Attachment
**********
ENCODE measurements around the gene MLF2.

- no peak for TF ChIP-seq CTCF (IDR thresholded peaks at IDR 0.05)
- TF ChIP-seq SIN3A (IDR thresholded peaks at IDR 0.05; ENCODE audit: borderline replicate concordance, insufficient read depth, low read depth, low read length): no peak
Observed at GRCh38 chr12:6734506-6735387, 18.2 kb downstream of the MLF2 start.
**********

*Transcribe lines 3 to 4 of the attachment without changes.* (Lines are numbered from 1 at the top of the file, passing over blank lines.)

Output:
- TF ChIP-seq SIN3A (IDR thresholded peaks at IDR 0.05; ENCODE audit: borderline replicate concordance, insufficient read depth, low read depth, low read length): no peak
Observed at GRCh38 chr12:6734506-6735387, 18.2 kb downstream of the MLF2 start.